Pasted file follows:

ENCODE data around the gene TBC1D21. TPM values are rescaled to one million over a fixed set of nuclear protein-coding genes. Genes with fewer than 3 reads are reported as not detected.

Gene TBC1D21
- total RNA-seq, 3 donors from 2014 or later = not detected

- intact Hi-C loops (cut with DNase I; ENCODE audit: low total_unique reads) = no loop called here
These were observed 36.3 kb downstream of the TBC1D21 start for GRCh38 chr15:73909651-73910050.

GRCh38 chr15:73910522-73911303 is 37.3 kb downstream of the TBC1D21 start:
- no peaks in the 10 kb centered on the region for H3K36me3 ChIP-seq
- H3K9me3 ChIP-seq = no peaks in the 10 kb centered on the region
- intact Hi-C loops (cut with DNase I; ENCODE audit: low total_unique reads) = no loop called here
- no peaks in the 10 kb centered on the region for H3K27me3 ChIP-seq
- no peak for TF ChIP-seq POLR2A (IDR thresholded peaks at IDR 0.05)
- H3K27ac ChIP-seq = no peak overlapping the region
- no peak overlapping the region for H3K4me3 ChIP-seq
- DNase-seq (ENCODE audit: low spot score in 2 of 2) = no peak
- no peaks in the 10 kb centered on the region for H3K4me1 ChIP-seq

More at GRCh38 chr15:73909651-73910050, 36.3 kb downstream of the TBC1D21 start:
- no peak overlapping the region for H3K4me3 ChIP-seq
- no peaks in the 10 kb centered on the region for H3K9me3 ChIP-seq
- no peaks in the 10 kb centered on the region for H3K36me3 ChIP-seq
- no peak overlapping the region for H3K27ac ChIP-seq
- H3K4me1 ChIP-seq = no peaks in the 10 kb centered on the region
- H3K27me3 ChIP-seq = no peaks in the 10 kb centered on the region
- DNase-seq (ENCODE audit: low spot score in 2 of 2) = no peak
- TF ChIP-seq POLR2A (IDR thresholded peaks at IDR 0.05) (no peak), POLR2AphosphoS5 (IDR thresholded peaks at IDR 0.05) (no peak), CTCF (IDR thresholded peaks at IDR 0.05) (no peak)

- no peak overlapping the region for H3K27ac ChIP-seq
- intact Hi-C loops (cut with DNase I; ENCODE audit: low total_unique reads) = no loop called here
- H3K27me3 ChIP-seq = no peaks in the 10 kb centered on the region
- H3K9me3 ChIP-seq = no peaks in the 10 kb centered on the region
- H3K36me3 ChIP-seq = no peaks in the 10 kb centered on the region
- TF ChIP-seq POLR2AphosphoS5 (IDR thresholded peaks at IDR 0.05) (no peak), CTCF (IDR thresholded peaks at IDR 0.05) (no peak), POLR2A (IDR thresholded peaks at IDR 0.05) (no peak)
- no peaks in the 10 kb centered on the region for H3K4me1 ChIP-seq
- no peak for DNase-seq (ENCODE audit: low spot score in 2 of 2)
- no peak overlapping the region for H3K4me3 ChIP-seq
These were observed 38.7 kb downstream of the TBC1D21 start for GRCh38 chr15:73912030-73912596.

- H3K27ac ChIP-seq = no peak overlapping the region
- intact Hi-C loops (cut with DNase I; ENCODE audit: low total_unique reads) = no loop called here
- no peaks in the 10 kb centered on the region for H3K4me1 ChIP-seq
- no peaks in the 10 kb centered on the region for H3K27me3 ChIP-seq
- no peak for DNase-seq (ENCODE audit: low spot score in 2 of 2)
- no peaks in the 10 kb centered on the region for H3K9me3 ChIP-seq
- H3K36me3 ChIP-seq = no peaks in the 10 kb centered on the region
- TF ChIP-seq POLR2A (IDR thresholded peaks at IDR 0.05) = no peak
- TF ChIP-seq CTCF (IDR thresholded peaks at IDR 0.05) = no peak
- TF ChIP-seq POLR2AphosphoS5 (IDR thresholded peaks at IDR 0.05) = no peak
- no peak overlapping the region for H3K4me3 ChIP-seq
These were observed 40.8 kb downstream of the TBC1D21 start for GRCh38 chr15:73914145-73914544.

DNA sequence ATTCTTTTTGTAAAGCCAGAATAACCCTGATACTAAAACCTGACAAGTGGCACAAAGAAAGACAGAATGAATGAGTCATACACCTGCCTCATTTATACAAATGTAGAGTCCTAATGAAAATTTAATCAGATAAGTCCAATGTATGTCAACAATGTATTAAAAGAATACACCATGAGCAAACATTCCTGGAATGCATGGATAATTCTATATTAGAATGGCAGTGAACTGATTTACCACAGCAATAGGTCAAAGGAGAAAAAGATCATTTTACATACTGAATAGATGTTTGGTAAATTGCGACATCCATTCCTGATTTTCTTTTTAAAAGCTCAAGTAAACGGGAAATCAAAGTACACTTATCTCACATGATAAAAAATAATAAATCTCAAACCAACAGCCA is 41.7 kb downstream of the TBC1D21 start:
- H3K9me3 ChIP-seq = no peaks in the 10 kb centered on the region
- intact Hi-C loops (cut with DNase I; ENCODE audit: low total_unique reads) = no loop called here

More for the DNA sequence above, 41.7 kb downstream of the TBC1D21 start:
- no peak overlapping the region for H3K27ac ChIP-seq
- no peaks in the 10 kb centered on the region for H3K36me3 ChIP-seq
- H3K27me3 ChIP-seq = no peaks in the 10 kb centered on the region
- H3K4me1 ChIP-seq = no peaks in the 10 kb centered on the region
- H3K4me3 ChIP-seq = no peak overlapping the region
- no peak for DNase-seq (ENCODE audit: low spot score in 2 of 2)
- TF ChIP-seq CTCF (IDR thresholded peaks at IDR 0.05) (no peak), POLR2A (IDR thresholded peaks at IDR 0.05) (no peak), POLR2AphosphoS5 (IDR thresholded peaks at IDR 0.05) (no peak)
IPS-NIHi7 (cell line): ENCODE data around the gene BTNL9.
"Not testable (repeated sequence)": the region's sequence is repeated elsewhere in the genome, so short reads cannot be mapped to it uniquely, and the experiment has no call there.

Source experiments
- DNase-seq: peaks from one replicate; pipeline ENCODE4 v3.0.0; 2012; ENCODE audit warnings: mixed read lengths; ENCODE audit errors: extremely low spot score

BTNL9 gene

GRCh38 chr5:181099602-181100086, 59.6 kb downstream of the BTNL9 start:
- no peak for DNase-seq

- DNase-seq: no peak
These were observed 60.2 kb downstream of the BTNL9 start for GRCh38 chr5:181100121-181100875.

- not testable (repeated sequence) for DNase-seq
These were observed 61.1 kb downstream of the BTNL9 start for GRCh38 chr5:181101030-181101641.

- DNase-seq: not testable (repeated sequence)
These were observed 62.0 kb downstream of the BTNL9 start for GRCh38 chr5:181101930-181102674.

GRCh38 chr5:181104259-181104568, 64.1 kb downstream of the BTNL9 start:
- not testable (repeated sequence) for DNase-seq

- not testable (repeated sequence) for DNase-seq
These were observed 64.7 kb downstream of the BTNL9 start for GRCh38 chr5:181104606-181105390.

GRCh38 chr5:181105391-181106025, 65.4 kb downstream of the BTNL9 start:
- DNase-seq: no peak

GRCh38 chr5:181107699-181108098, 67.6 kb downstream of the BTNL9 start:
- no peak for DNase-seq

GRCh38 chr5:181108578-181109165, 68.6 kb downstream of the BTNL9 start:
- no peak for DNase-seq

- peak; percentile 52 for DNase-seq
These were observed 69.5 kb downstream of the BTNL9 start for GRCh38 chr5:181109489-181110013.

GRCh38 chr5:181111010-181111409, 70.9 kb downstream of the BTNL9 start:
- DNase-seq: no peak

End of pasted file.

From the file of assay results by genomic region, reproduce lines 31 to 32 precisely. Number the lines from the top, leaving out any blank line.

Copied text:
- no peaks in the 10 kb centered on the region for H3K4me1 ChIP-seq
- no peak for DNase-seq (ENCODE audit: low spot score in 2 of 2)